The term "hey" goes back to at least the 16th century. The earliest reference that I know is in Orchesographie (1589). "Branle de la Montarde" (a version of which is now danced as "The Horse's Branle") has "le premier fait une haye" (the first person dances a hey). In this particular hey, the first person just weaves to the end of the line, passing in front of the ladies and behind the men; no-one else moves.
The next dance in the book is "Branle de la Haye" in which A, B and C dance a three-person hey as we know it today.
Haye, or haie, meant a hedge. Imagine a hedge made by weaving branches horizontally through posts and you can see the weaving concept. It was also used to mean a hedge made of soldiers (e.g. lines of soldiers greeting visiting dignitaries), again, giving the opportunity to weave between them.
William Hogarth: "The Analysis of Beauty" (1753):
"The lines which a number of people together form in country or figure dancing, make a delightful play upon the eye, especially when the whole figure is to be seen at one view, as at the playhouse from the gallery; the beauty of this kind of mystic dancing, as the poets term it, depends upon moving in a composed variety of lines, chiefly serpentine, govern'd by the principles of intricacy, &c. the dances of barbarians are always represented without these movements, being only composed of wild skipping, jumping, and turning round, or running backward and forward, with convulsive shrugs, and distorted gestures.
"One of the most pleasing movements in country dancing, and which answer to all the principles of varying at once, is what they call the hay; the figure of it altogether, is a cypher of S's, or a number of serpentine lines interlacing, or intervolving each other..."
The Scottish created dances based solely on the hey. They called them reels. The scotch reel consisted of alternate heying and stepping (fancy steps danced in place) by a line of three or four dancers. Susan de Guardiola's page on what Jane Austen might have danced gives some more details. The dance is still popular today in forms such as the Dorset Four-Hand Reel. See also Three-Hand Reel and Five-Hand Reel.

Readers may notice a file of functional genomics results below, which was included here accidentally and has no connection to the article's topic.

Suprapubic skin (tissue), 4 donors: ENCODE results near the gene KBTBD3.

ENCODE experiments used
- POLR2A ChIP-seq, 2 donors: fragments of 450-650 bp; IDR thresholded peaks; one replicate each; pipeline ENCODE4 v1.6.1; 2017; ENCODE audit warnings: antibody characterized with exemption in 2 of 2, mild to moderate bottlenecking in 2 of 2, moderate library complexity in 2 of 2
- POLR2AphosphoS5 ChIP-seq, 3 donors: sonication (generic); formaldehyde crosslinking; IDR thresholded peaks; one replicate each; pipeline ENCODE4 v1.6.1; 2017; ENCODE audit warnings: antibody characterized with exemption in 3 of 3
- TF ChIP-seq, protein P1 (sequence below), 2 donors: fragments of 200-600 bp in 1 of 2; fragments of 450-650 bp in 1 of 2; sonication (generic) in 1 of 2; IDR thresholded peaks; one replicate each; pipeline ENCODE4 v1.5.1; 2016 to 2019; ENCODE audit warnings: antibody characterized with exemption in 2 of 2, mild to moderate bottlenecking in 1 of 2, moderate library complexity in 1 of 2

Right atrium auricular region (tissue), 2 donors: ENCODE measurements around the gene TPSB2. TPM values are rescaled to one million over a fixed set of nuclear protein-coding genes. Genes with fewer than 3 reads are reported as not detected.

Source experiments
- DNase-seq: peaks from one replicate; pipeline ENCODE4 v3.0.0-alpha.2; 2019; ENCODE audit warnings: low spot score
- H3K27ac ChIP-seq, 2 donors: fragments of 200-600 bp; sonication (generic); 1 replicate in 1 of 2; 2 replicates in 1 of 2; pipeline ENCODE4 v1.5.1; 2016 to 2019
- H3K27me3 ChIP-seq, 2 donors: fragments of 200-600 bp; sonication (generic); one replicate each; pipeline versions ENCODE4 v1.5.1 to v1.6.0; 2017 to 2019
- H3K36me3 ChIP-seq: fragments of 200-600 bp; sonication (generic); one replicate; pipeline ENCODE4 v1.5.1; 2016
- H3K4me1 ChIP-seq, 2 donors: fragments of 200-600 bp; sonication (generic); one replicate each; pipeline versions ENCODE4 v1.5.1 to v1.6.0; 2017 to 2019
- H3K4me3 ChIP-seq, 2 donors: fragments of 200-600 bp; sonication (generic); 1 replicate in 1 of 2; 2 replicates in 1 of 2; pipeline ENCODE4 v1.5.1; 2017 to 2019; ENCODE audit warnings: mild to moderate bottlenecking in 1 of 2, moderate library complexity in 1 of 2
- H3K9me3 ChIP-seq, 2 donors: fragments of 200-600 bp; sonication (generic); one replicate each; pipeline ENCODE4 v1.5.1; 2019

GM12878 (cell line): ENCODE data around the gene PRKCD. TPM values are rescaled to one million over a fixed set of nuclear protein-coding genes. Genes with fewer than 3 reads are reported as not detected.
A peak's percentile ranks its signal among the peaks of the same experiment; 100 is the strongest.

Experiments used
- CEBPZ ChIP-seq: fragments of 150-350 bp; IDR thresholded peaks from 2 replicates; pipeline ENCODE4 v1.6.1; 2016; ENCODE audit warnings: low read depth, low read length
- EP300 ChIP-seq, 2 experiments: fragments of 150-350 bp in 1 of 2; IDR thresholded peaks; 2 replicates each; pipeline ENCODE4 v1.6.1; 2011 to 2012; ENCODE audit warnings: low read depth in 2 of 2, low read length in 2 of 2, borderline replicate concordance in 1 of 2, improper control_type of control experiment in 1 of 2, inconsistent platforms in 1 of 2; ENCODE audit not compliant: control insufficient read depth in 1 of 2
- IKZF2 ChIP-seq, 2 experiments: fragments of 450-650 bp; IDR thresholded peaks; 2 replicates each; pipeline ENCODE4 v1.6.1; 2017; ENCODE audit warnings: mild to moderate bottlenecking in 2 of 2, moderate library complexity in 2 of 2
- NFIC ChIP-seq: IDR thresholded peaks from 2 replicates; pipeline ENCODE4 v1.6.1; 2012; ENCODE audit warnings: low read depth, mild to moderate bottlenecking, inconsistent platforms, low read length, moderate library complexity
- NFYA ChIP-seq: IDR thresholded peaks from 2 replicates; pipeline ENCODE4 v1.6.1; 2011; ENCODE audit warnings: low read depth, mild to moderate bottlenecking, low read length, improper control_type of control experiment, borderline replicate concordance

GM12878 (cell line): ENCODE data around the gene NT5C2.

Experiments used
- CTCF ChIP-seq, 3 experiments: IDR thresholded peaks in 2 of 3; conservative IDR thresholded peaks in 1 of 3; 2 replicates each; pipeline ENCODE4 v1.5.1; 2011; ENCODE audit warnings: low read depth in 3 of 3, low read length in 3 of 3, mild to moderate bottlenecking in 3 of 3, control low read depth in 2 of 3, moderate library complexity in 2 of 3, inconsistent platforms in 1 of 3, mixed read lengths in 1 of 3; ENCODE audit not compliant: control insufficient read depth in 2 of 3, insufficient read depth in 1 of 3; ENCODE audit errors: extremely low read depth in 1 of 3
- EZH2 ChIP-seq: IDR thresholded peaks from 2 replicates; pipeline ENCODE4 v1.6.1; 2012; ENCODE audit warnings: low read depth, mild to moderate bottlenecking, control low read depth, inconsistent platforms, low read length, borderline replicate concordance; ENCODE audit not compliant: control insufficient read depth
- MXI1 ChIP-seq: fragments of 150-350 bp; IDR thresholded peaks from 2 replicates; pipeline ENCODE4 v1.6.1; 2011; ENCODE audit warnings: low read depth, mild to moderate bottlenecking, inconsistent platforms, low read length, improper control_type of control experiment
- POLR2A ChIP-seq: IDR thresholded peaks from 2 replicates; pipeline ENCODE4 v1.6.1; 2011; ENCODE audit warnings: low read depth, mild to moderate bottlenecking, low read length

These days we use the terms "hey" and "reel" to mean the same thing; which word you tend to use usually depends on which genre of dance you learnt first.
Rules for Heys
Many dancers worry about which shoulder or hand to use. Here are some concepts that might help:
Rule #1: Don't crash!
If you are starting a hey then try to use the shoulder that the caller taught you to use, but if the other dance is obviously going to go the other way, then go with the flow. The dance will still work in most cases.
If you are not initiating the hey then you should still move; you can probably see someone's back, and, past them, someone's face - move sideways slightly, in the same direction as that person.
If you get to the end of a line then keep your eyes on the last person you passed to that you turn the easy way to re-enter the hey.
If you get to the end of the line then, while you are turning, you will have missed one of the passings. That means you must use the same shoulder/hand twice. If in doubt trust the person coming out of the hey.
At the end of the line, don't turn on the spot - that would put you too close to the person in front of you. Make a small loop to use up the time.
It is a weaving figure; never get too close to the person in front - someone wants to come between you.
The chief characteristic of a hey is that it is a weaving figure. But how many people are involved and what formation they are in varies tremendously. Here are over 25 different forms of hey.
One person weaves along a line of stationary dancers.
A number of dancers in a straight line simultaneously weave the line. This is the most common hey or reel. This can be done with hands or without.
Two intersecting Straight Heys. Where the lines cross is a junction; the dancers have to follow the path of a very small circle around the junction in order to avoid crashing.
An even number of dancers in a circle simultaneously weave the line. Normally done with hands, as in a Grand Chain (Grand Right & Left). Without hands it is known as Weave the Ring.
A Hey which is started by one couple, others join in as the leading couple reach them.
Two Straight Heys. Tops face down, everyone else faces up; Tops start down the middle. The Heys mirror each other.